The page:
- Paul, Acts 13:22 
“Get out, get out, you man of bloodshed, and worthless fellow! The Lord has returned upon you all the bloodshed of the house of Saul, in whose place you have reigned; and the Lord has given the kingdom into the hand of your son Absalom. And behold, you are taken in your own evil, for you are a man of bloodshed!” 
- Shimei, 2 Samuel 16:7-8

 David - a man after God's heart, a man of bloodshed, or both?

There was an article in the Guardian recently about the tension between the work of artists - the art - and the artists themselves. It was written in the light of the court case involving the front-man of the Lostprophets, Ian Watkins, who has pleaded guilty to various forms of sexual abuse of children. HMV subsequently took Lostprophets' albums off their shelves (though they continue to stock Garry Glitter albums, apparently).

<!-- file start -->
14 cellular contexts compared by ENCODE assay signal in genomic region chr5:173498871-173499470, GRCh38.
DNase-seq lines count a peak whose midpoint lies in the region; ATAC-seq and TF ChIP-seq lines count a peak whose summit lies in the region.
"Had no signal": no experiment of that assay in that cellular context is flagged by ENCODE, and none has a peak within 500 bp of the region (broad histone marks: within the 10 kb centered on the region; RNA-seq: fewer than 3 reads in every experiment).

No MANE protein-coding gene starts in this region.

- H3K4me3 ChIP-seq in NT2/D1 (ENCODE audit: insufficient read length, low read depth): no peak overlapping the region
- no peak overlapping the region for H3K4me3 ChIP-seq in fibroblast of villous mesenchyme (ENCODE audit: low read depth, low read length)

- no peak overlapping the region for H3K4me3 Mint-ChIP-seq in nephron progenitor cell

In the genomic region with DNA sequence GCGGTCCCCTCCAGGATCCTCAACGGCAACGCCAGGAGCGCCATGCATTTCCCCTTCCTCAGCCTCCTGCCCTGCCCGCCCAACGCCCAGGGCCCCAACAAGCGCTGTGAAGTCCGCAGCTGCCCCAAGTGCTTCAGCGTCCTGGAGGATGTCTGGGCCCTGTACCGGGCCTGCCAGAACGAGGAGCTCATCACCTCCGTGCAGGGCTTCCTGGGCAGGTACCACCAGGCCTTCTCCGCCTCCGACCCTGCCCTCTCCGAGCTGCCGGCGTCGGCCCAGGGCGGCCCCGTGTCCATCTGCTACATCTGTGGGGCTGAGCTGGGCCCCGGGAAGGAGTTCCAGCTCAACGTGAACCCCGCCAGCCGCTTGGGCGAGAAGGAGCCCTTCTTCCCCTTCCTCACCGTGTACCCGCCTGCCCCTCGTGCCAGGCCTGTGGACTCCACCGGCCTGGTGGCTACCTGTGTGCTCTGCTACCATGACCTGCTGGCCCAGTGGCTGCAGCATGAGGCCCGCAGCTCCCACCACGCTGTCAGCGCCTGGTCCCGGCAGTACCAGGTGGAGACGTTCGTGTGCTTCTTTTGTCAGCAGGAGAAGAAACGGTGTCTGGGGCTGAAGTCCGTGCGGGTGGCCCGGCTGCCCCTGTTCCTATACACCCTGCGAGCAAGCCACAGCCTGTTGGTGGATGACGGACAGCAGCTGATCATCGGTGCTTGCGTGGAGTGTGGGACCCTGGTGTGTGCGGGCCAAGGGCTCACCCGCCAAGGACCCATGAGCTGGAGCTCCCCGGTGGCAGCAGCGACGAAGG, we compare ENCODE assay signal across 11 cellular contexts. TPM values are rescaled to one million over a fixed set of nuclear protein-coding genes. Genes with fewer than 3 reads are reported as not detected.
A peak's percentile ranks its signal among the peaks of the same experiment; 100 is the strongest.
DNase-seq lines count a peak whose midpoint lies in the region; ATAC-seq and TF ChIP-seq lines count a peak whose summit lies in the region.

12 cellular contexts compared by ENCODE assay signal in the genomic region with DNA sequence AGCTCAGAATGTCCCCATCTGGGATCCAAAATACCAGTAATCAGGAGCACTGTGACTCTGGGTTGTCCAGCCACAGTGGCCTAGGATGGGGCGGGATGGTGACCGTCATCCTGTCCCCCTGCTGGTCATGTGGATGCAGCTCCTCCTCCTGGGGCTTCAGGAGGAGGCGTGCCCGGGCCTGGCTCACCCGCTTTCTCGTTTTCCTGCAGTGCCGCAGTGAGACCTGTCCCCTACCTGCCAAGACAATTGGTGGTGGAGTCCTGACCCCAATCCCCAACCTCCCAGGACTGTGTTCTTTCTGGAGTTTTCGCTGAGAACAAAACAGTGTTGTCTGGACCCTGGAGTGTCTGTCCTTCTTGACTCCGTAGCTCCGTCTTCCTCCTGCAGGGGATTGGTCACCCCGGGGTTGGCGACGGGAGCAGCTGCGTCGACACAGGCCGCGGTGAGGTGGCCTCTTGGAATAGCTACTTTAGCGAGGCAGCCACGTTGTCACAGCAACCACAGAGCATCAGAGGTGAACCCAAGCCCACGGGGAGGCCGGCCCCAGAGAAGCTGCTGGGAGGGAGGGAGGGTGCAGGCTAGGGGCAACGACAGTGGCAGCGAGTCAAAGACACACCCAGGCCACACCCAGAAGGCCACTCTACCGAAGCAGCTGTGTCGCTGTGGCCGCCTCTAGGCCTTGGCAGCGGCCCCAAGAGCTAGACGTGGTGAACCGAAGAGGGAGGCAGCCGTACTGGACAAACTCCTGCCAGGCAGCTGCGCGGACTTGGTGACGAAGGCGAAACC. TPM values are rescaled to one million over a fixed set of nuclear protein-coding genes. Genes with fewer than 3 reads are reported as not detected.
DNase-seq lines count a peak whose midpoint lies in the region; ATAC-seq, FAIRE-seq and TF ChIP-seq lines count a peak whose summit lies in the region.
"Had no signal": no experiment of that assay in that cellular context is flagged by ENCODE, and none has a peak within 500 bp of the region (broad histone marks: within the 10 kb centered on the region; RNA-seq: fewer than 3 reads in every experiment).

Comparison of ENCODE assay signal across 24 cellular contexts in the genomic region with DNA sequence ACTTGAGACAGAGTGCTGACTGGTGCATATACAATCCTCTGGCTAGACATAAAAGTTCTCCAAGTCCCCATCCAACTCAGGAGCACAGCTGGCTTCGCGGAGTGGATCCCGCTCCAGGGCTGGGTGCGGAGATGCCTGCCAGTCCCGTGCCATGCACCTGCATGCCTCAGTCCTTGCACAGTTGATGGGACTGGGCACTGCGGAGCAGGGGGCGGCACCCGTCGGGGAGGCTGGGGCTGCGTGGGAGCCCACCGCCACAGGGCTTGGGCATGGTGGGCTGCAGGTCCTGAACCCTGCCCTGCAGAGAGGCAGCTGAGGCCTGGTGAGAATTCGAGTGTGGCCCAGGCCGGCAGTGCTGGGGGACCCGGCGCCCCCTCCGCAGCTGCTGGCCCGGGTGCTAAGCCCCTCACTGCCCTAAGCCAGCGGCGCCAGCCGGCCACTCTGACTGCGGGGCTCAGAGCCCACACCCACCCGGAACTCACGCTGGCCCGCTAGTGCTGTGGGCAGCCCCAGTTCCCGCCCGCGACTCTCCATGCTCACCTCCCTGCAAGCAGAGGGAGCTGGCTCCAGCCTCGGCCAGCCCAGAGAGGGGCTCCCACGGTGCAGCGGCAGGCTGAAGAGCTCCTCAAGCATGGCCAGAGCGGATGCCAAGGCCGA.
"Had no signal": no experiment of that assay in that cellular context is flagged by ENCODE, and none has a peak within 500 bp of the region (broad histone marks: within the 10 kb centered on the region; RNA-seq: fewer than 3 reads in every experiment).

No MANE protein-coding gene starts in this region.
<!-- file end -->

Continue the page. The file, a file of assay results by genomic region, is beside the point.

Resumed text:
(As an aside, I couldn't agree less with Giles Fraser's response to the Ian Watkins case, in which he completely butchers the Christian tradition for the sake of sounding radically postmodern. To think that evil can be explained by the mechanisms of existence-in-history is not to deny evil any metaphysical value, but to make of it a positive component of metaphysics, a part of the totality. This is precisely what Christianity refuses to do.)

For a more theological example, Exhibit A is John Howard Yoder. There are some who cannot or will not read Yoder. The sins of the artist are visited upon the art.

What, then, of many of the Psalms? Are they tainted, because their author was a homicidal adulterer, a "man of bloodshed"? Or does Psalm 51 wipe the slate clean?